Supply Chain Managers Told to Prepare for Demand Surge in 2014
November 16, 2013 - SCMR Editorial
Improved economic fundamentals will drive an acceleration in 2014 growth, said IHS Global Insight economists. In November’s “flash forecast,” supply chain managers were told to prepare for a surge in the demand cycle.
So far this month, there have been two positive surprises in the newly released economic data, said Chief US Economist Doug Handler.
“Third-quarter real GDP grew at a 2.8% annual rate—well above consensus expectations, although 0.8 percentage point of this growth came from increased inventories,” he said. “We believe at least some of these inventories were unplanned, triggering offsetting forecast changes in the coming months.”
The other surprise concerned employment, said IHS. In October, the month when the government shutdown occurred, 204,000 new jobs were created on top of strong upward revisions to the August and September data. The net findings are that the economy currently has an underlying trend growth rate of about 2.0–2.5% and that the shutdown had little effect on private sector hiring (i.e., indirect impacts) and probably little effect on spending and investment.
With the strong employment report, near-term growth prospects look good, but for the inventory-driven headwinds and the direct impact of October’s shutdown on federal government output. Once these headwinds dissipate, economic growth will accelerate from 1.7% in 2013 to 2.5% 2014, and even slightly faster in 2015.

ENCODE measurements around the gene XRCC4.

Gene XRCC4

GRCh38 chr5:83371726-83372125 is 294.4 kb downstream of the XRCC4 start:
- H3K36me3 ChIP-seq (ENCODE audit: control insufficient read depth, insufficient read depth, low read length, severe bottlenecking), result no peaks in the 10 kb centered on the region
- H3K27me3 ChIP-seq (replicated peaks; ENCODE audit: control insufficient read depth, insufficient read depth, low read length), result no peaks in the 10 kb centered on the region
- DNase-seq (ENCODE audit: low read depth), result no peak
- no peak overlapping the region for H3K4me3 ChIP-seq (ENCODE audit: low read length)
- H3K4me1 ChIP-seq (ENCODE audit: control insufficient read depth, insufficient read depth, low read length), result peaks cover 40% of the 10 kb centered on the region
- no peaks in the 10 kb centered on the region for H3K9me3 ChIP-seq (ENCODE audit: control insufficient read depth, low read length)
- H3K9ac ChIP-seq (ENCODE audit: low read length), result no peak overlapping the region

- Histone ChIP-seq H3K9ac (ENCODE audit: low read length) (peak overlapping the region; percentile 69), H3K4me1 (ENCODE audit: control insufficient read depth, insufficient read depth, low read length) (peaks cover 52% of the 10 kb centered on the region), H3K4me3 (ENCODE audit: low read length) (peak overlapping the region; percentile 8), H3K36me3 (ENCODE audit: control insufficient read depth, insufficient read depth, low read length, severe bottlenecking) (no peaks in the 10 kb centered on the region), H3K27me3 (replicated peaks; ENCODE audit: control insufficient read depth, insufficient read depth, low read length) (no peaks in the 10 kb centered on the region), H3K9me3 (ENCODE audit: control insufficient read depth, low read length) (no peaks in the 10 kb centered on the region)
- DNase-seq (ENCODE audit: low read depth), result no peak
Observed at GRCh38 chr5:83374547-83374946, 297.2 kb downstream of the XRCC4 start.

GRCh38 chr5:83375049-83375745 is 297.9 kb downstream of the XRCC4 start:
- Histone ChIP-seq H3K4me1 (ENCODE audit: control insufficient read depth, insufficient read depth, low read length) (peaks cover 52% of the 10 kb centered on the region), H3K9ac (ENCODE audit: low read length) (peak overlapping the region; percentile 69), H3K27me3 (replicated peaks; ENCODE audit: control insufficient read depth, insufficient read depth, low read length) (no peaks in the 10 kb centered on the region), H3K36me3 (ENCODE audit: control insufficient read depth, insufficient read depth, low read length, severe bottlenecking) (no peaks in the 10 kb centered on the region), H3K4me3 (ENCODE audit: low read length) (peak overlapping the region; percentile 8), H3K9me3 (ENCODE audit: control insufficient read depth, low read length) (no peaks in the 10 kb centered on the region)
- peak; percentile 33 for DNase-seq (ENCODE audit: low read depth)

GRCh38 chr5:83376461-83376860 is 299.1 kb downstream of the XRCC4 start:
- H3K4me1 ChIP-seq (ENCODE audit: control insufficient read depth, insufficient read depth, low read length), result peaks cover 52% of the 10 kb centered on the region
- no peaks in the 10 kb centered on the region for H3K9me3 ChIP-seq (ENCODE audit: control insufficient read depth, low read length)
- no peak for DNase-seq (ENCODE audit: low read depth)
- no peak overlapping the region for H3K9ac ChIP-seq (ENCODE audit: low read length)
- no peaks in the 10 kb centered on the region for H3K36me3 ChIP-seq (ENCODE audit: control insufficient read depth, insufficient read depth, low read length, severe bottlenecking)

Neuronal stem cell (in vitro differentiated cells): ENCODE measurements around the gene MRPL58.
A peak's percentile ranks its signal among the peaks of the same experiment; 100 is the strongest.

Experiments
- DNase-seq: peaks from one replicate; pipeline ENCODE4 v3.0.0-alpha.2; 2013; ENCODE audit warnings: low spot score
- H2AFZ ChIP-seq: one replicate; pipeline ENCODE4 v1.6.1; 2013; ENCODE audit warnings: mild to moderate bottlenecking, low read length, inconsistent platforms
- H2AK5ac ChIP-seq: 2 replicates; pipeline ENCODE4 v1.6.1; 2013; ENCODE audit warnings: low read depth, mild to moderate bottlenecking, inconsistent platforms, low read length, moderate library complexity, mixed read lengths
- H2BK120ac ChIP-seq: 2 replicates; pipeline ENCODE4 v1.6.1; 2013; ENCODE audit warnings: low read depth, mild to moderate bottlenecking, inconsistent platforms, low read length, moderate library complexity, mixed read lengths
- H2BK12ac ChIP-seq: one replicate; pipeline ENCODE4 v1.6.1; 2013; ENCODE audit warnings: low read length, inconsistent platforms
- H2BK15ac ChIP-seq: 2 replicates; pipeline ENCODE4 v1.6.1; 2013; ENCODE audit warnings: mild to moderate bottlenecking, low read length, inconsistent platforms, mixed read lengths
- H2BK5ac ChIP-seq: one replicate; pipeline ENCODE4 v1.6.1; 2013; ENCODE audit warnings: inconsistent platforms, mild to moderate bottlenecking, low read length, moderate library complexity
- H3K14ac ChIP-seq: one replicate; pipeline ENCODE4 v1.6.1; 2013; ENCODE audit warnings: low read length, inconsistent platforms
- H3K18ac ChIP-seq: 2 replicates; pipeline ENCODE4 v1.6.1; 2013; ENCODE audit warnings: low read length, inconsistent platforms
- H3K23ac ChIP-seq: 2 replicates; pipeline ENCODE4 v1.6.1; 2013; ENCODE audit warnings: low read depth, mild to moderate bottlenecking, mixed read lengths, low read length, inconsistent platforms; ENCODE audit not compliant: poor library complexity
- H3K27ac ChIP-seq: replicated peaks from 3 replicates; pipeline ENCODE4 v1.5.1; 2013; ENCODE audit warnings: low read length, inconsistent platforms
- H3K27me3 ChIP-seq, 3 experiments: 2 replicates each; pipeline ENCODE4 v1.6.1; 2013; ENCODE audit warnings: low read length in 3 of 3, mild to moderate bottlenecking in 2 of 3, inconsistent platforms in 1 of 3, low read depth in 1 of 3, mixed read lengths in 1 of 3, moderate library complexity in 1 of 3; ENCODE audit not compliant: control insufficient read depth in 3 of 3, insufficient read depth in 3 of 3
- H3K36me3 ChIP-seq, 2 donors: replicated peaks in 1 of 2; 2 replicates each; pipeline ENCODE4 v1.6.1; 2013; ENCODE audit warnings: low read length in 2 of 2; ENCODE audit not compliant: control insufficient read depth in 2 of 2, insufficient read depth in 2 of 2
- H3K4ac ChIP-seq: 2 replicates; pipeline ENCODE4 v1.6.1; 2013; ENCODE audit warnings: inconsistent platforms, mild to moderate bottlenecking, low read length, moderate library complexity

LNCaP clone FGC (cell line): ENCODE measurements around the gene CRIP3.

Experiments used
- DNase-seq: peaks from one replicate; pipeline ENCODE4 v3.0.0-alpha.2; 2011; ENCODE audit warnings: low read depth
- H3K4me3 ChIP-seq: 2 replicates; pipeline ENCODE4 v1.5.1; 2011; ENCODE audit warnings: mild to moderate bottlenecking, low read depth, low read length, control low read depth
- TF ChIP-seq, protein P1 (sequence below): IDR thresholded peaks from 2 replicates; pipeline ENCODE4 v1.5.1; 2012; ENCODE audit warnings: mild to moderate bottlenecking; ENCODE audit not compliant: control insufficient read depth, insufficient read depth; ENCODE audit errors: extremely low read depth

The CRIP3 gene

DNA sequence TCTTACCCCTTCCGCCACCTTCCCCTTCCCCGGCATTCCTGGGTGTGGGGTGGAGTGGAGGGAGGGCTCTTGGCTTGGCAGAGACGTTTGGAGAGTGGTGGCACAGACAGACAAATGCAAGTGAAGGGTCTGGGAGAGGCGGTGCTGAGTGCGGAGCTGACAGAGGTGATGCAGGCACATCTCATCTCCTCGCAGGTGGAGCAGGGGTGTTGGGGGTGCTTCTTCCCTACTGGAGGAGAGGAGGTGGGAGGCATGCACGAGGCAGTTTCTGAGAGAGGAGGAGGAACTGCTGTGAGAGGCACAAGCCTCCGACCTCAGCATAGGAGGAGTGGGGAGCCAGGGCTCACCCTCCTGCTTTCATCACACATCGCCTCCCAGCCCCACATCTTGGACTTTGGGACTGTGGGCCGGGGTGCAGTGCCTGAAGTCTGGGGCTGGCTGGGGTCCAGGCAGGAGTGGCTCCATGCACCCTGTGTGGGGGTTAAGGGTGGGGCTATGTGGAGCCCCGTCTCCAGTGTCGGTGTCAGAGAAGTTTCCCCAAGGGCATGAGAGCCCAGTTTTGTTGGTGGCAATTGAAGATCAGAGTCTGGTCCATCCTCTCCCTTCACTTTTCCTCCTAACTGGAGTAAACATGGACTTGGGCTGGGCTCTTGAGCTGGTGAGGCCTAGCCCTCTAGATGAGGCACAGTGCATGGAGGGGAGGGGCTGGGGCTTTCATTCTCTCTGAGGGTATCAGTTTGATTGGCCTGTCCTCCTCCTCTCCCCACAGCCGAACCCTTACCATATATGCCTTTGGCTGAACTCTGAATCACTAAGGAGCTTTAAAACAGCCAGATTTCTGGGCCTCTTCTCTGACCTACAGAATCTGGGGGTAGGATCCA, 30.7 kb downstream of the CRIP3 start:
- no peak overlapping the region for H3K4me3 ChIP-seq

Looking at the major sectors, consumers appear to be inured to the rancor coming from Washington. Over the past six quarters, consumer spending contributed between 1.0 and 1.5 percentage point to overall growth in each quarter—no more and no less. The unflappability of the consumer is probably one of the strongest and underreported aspects of the economy.
Another feature of the new third-quarter data is that the federal government’s contribution to GDP growth was minus 0.1 percentage point—also a very positive development. The October agreement to end the shutdown and temporarily suspend the debt ceiling also calls for negotiations on the fiscal 2014 budget. It is impossible to predict what the outcome will be, but for the time being, we continue to assume that a budget deal will replace the sequester with longer-term tax increases and spending cuts focused on entitlements. However, the ultimate content of this budget remains a risk factor for the first quarter of 2014 and beyond.
Once these short-term issues are resolved, economic growth should accelerate throughout 2014, led by an upturn in housing and equipment investment and the absence of any major government spending drag. Consumer growth also accelerates as a result of continued increases in employment. Improved employment reports such as October’s will become more the norm next year.
These demand conditions set the stage for a possible start to the Federal Reserve’s tapering of quantitative easing in January or March.
December remains a possibility, depending on the strength of the November data and the budget negotiations. This forecast also includes the unemployment rate hitting 6.5% in early to mid-2015, which the Fed has stated is a threshold for raising the federal funds rate, ostensibly considering other economic factors, too.
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